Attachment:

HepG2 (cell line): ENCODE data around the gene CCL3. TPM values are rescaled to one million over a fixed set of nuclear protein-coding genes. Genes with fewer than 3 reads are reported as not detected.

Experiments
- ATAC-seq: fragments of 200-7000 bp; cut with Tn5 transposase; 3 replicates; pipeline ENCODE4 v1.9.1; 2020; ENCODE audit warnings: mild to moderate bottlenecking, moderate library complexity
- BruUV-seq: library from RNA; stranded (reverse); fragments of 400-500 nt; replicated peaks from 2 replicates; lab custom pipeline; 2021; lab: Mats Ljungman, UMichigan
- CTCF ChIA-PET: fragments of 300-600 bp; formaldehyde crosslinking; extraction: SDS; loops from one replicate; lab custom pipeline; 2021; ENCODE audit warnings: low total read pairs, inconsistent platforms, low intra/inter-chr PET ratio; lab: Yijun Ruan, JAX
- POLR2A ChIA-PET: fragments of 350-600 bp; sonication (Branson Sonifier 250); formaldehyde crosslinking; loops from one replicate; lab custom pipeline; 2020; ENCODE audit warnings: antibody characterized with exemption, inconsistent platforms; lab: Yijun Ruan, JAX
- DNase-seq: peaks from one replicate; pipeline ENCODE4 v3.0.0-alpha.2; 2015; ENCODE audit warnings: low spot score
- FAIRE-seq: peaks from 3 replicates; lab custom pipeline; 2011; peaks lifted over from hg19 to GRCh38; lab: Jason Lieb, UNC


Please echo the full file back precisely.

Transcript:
HepG2 (cell line): ENCODE data around the gene CCL3. TPM values are rescaled to one million over a fixed set of nuclear protein-coding genes. Genes with fewer than 3 reads are reported as not detected.

Experiments
- ATAC-seq: fragments of 200-7000 bp; cut with Tn5 transposase; 3 replicates; pipeline ENCODE4 v1.9.1; 2020; ENCODE audit warnings: mild to moderate bottlenecking, moderate library complexity
- BruUV-seq: library from RNA; stranded (reverse); fragments of 400-500 nt; replicated peaks from 2 replicates; lab custom pipeline; 2021; lab: Mats Ljungman, UMichigan
- CTCF ChIA-PET: fragments of 300-600 bp; formaldehyde crosslinking; extraction: SDS; loops from one replicate; lab custom pipeline; 2021; ENCODE audit warnings: low total read pairs, inconsistent platforms, low intra/inter-chr PET ratio; lab: Yijun Ruan, JAX
- POLR2A ChIA-PET: fragments of 350-600 bp; sonication (Branson Sonifier 250); formaldehyde crosslinking; loops from one replicate; lab custom pipeline; 2020; ENCODE audit warnings: antibody characterized with exemption, inconsistent platforms; lab: Yijun Ruan, JAX
- DNase-seq: peaks from one replicate; pipeline ENCODE4 v3.0.0-alpha.2; 2015; ENCODE audit warnings: low spot score
- FAIRE-seq: peaks from 3 replicates; lab custom pipeline; 2011; peaks lifted over from hg19 to GRCh38; lab: Jason Lieb, UNC